Oh my goodness!  How unfortunate.

You obviously must not be a very good lawyer.  Or just maybe you were smart enough to fend off the snake-oil-directory salesperson.  Sure, some unsophisticated clients may be impressed with your being in the “Best”, “Top”, “Prominent”, “Super”, etc. lawyer directory.  Most clients, particularly corporate clients, don’t care, period.  They want to know what you can do for them.

IMHO  these directories, particularly the “pay-to-play” ones, are worthless.  They are a waste of valuable marketing dollars. I could go on and on about why, but I won’t.

Reason: I couldn’t begin to put it as well as one of the brightest legal marketing consultants out there has put it.  Ross Fishman of Fishman Marketing has a post today on Attorney at Work entitled “Those Stupid Superlative Directories.”  Not only is it an entertaining piece, but spot on. It is a MUST read.

I simply can’t improve on it.


P.S. I got an email from a reporter today asking me to comment on what should be left out of RFPs. Take a WILD guess what one of my suggestions will be.


There is an interesting discussion going on over on LinkedIn’s CMO Forum initiated by Heather Suttie about investing in yourself instead of legal directories.  One paragraph that caught my eye:

“Last October—repeating themselves for the sixth year in a row—a panel of General Counsel at a Toronto Legal Marketing Association event said directories are not used to make decisions about whom to approach or hire, and that some of the best lawyers are not found in directories.”

I was prepared to concur after reading Suttie’s post, since I believe most people, especially corporate counsel mostly hire outside law firms through referrals and online sources.

Two years ago, I wrote a post on this blog about not wasting your firm’s money on yellow pages. Sure some people still have no computer and may use them to find a lawyer; but I hold that as a general rule they’re expensive and a waste.  I still believe so.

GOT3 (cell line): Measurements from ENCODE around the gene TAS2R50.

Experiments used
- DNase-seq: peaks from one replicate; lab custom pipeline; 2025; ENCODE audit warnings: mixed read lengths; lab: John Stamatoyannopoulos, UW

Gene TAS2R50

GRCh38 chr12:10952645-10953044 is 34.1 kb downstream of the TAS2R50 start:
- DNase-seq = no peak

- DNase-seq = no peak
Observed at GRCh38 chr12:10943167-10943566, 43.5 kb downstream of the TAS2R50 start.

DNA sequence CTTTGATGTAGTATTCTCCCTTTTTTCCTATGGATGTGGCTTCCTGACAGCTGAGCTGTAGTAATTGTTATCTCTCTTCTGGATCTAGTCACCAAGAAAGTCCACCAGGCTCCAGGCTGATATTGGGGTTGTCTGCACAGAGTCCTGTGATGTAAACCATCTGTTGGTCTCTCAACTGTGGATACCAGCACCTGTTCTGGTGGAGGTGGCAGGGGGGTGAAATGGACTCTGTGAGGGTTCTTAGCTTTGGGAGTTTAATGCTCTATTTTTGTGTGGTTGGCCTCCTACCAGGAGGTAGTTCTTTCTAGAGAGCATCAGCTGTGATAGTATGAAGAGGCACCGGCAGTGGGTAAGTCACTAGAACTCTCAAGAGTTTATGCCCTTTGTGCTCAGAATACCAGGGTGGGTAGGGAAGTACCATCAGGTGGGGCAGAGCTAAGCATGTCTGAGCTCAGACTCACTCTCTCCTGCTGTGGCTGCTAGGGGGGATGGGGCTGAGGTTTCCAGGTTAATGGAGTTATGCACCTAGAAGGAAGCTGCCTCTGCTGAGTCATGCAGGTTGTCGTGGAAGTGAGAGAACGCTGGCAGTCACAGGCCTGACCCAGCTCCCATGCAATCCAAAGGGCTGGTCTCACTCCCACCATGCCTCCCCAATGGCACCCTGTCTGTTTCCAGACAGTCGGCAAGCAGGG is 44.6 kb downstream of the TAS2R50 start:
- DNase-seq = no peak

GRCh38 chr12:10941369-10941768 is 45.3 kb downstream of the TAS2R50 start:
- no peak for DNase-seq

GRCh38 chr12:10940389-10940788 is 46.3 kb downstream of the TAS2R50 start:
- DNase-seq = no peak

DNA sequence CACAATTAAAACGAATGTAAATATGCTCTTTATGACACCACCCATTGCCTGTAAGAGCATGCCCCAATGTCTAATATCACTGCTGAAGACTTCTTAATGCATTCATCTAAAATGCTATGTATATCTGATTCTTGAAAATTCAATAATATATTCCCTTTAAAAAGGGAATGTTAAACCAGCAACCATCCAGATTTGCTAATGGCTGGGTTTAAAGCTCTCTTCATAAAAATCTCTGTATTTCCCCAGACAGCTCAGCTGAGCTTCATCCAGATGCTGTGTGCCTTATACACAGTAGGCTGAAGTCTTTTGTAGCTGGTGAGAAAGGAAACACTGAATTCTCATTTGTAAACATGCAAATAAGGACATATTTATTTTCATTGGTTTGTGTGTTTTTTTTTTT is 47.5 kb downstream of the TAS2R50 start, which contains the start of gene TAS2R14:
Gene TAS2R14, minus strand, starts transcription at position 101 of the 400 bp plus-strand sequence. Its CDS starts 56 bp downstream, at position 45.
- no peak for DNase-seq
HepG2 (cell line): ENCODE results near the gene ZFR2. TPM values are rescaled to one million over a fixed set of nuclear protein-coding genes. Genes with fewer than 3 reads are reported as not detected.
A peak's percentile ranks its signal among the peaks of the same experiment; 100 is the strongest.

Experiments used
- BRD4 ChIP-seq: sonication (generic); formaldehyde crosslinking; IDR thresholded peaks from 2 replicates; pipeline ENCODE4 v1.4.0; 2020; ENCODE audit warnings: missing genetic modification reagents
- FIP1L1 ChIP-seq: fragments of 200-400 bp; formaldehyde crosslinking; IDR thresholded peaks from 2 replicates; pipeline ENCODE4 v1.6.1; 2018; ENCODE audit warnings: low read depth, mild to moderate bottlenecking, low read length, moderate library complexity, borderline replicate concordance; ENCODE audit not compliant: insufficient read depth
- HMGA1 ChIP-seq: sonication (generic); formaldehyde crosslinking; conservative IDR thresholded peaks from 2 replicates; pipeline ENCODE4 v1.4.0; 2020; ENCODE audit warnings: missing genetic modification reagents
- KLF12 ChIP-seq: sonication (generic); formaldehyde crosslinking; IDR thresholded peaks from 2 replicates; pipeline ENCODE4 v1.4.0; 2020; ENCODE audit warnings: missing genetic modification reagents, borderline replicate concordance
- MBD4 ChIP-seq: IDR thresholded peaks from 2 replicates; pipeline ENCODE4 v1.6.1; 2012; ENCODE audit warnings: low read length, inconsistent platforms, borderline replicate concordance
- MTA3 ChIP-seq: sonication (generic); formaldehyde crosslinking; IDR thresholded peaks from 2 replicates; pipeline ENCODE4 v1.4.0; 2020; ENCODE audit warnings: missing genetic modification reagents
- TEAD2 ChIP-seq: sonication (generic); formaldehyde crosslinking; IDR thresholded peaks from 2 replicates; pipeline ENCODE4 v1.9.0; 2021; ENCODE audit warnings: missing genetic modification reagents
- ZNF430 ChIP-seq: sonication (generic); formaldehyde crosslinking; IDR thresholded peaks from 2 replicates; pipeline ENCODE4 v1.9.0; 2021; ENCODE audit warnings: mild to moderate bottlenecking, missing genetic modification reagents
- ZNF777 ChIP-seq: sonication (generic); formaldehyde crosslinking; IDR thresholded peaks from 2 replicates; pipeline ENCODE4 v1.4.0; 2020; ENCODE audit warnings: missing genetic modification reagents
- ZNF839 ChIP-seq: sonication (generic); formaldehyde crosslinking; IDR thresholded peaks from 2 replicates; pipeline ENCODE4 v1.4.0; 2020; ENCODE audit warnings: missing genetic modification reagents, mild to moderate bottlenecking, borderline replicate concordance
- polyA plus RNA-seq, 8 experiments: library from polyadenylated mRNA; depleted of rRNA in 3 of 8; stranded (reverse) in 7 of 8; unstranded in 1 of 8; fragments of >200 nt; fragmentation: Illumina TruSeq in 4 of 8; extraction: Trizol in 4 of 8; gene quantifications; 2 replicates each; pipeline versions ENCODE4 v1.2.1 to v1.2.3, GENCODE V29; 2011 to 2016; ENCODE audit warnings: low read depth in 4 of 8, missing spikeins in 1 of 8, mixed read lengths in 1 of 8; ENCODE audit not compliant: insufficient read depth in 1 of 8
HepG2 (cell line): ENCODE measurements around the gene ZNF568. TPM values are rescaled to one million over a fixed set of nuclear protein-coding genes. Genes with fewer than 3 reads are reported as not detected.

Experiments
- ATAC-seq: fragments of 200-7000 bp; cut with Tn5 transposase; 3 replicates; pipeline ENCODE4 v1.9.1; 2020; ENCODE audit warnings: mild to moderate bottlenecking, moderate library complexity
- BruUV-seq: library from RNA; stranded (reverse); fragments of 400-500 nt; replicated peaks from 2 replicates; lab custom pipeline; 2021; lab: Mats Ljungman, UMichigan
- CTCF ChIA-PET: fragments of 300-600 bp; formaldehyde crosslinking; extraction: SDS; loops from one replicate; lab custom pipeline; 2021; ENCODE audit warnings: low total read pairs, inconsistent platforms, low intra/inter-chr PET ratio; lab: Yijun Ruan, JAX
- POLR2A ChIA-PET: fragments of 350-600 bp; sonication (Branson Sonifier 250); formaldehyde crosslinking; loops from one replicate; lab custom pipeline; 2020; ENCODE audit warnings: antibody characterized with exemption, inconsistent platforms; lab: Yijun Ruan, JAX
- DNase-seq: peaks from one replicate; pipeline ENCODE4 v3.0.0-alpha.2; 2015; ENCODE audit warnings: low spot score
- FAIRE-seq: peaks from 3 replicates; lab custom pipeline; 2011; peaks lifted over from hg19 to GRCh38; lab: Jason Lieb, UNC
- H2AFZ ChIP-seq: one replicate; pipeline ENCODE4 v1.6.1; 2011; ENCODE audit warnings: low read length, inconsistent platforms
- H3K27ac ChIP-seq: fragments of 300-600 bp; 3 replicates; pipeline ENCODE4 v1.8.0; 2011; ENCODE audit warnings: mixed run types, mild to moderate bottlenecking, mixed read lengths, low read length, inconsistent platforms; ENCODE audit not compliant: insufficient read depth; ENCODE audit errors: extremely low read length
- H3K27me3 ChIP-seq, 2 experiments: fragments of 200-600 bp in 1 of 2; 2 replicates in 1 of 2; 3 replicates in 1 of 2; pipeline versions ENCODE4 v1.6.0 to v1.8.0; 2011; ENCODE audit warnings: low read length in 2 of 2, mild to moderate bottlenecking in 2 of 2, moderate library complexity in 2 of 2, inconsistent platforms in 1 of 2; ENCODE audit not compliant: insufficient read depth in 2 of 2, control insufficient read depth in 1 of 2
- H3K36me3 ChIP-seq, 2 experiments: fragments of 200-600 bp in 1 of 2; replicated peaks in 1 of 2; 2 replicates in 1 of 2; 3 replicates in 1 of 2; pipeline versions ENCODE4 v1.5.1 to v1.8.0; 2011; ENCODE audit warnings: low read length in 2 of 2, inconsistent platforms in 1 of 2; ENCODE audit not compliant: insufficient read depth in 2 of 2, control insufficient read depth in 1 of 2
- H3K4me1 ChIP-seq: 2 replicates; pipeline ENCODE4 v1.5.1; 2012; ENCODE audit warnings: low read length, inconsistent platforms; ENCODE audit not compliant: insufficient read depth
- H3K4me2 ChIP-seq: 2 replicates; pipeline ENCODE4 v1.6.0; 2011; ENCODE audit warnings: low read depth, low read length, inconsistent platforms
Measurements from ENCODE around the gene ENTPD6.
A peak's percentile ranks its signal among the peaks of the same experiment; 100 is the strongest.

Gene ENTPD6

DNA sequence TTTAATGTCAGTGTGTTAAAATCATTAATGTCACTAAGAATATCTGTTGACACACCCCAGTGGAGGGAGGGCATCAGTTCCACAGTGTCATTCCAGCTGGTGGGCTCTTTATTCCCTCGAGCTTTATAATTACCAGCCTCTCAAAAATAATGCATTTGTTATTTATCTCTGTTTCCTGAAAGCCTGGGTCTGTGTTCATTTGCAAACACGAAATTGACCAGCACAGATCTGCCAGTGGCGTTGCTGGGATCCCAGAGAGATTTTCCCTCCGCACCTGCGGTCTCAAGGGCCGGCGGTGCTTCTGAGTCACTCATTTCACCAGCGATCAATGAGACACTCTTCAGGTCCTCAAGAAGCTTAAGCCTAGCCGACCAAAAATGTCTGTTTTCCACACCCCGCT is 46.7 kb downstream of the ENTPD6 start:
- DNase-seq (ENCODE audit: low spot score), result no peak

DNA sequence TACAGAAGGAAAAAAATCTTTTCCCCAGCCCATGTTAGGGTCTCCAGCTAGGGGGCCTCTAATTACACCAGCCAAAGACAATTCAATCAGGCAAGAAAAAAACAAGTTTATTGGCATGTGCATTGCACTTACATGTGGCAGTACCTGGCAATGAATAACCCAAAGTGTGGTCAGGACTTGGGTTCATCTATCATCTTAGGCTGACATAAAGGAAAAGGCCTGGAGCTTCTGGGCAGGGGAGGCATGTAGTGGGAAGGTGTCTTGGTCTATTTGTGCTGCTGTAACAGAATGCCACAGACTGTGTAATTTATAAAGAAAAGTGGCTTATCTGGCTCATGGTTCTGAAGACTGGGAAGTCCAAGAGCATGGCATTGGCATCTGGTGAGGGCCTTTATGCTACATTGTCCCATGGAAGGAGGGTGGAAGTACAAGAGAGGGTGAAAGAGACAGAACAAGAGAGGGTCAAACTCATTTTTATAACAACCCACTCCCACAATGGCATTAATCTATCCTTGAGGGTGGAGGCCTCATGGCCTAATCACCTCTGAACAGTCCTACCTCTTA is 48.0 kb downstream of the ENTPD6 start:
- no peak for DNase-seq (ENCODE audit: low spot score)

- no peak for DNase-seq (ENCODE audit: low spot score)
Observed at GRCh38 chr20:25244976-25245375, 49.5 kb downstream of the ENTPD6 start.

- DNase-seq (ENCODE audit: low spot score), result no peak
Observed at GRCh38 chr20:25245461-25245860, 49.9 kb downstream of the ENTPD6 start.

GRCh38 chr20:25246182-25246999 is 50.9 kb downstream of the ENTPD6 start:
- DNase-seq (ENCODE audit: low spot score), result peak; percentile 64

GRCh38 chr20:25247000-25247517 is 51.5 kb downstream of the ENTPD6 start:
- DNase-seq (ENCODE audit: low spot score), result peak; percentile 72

Were I to argue that legal directories are a waste of money too, I’d be wrong apparently.  After Bob Weiss disagreed with Suttie’s premise, I did some research myself.  A simple search on Google uncovered a summary of a 2011 survey by The BTI Consulting Group, commissioned by LexisNexis, about the Role of Legal Directories and Online Lawyer Profiles.  Since a BTI survey is a more credible indicator than a panel of in-house counsel at an LMA conference or two, I quickly scolded myself on my initial, instinctive reaction (Well, I didn’t scold toooooo much).

So, what did the survey show?  That Martindale-Hubbell and LinkedIn have an important role to play in the hiring of outside counsel, specifically:

  • “77.1% of in-house counsel and staff use a legal directory or online lawyer profile to validate the credentials of a referral
  • “Absence from a legal directory hinders up to 51.4% of clients from hiring a law firm…
  • “LinkedIn and Martindale-Hubbell are the most frequently used resources overall, for any reason…”

I still believe that yellow pages are a waste of money.  Legal Directories?…not so much.